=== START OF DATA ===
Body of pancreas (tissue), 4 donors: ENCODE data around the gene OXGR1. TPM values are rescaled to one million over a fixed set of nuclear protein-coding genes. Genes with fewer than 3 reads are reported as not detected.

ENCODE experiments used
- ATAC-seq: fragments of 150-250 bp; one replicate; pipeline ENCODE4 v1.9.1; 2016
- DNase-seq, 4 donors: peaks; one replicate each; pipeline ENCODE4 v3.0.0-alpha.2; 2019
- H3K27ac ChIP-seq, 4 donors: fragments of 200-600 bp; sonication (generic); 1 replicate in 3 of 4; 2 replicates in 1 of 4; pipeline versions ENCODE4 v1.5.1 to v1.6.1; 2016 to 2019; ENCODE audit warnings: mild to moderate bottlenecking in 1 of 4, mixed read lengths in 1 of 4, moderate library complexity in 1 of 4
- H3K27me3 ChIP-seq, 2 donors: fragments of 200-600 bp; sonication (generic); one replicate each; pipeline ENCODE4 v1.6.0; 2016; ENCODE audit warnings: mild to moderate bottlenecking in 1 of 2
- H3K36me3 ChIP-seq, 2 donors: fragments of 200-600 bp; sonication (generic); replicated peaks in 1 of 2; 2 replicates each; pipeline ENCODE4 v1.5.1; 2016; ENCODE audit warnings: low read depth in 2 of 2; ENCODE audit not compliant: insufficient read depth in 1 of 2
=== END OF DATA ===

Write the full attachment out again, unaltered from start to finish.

Body of pancreas (tissue), 4 donors: ENCODE data around the gene OXGR1. TPM values are rescaled to one million over a fixed set of nuclear protein-coding genes. Genes with fewer than 3 reads are reported as not detected.

ENCODE experiments used
- ATAC-seq: fragments of 150-250 bp; one replicate; pipeline ENCODE4 v1.9.1; 2016
- DNase-seq, 4 donors: peaks; one replicate each; pipeline ENCODE4 v3.0.0-alpha.2; 2019
- H3K27ac ChIP-seq, 4 donors: fragments of 200-600 bp; sonication (generic); 1 replicate in 3 of 4; 2 replicates in 1 of 4; pipeline versions ENCODE4 v1.5.1 to v1.6.1; 2016 to 2019; ENCODE audit warnings: mild to moderate bottlenecking in 1 of 4, mixed read lengths in 1 of 4, moderate library complexity in 1 of 4
- H3K27me3 ChIP-seq, 2 donors: fragments of 200-600 bp; sonication (generic); one replicate each; pipeline ENCODE4 v1.6.0; 2016; ENCODE audit warnings: mild to moderate bottlenecking in 1 of 2
- H3K36me3 ChIP-seq, 2 donors: fragments of 200-600 bp; sonication (generic); replicated peaks in 1 of 2; 2 replicates each; pipeline ENCODE4 v1.5.1; 2016; ENCODE audit warnings: low read depth in 2 of 2; ENCODE audit not compliant: insufficient read depth in 1 of 2